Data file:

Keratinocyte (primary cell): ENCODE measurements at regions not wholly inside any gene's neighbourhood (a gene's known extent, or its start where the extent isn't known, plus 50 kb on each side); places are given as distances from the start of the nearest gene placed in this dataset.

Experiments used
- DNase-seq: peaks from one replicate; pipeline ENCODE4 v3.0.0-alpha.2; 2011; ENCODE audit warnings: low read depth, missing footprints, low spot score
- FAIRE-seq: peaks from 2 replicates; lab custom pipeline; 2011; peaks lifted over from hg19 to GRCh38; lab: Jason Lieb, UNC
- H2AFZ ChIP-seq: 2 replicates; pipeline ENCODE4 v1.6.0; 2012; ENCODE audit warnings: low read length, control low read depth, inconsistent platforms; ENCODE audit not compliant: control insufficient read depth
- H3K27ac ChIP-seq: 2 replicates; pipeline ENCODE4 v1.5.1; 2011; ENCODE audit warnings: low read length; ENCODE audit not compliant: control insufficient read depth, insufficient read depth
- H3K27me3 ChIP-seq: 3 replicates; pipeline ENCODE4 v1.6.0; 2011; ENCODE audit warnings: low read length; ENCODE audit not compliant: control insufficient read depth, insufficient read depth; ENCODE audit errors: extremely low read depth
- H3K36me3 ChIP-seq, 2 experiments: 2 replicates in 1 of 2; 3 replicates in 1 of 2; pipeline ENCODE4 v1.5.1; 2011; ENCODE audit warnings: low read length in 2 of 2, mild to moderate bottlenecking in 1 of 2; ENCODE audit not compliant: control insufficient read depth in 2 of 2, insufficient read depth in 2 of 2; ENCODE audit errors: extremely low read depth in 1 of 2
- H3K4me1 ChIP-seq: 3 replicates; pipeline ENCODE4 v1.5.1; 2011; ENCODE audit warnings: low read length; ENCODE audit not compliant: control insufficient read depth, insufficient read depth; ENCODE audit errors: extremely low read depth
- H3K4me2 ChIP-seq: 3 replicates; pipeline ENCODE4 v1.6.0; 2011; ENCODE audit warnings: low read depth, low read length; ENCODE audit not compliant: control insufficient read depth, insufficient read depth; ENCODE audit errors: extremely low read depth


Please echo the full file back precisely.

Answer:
Keratinocyte (primary cell): ENCODE measurements at regions not wholly inside any gene's neighbourhood (a gene's known extent, or its start where the extent isn't known, plus 50 kb on each side); places are given as distances from the start of the nearest gene placed in this dataset.

Experiments used
- DNase-seq: peaks from one replicate; pipeline ENCODE4 v3.0.0-alpha.2; 2011; ENCODE audit warnings: low read depth, missing footprints, low spot score
- FAIRE-seq: peaks from 2 replicates; lab custom pipeline; 2011; peaks lifted over from hg19 to GRCh38; lab: Jason Lieb, UNC
- H2AFZ ChIP-seq: 2 replicates; pipeline ENCODE4 v1.6.0; 2012; ENCODE audit warnings: low read length, control low read depth, inconsistent platforms; ENCODE audit not compliant: control insufficient read depth
- H3K27ac ChIP-seq: 2 replicates; pipeline ENCODE4 v1.5.1; 2011; ENCODE audit warnings: low read length; ENCODE audit not compliant: control insufficient read depth, insufficient read depth
- H3K27me3 ChIP-seq: 3 replicates; pipeline ENCODE4 v1.6.0; 2011; ENCODE audit warnings: low read length; ENCODE audit not compliant: control insufficient read depth, insufficient read depth; ENCODE audit errors: extremely low read depth
- H3K36me3 ChIP-seq, 2 experiments: 2 replicates in 1 of 2; 3 replicates in 1 of 2; pipeline ENCODE4 v1.5.1; 2011; ENCODE audit warnings: low read length in 2 of 2, mild to moderate bottlenecking in 1 of 2; ENCODE audit not compliant: control insufficient read depth in 2 of 2, insufficient read depth in 2 of 2; ENCODE audit errors: extremely low read depth in 1 of 2
- H3K4me1 ChIP-seq: 3 replicates; pipeline ENCODE4 v1.5.1; 2011; ENCODE audit warnings: low read length; ENCODE audit not compliant: control insufficient read depth, insufficient read depth; ENCODE audit errors: extremely low read depth
- H3K4me2 ChIP-seq: 3 replicates; pipeline ENCODE4 v1.6.0; 2011; ENCODE audit warnings: low read depth, low read length; ENCODE audit not compliant: control insufficient read depth, insufficient read depth; ENCODE audit errors: extremely low read depth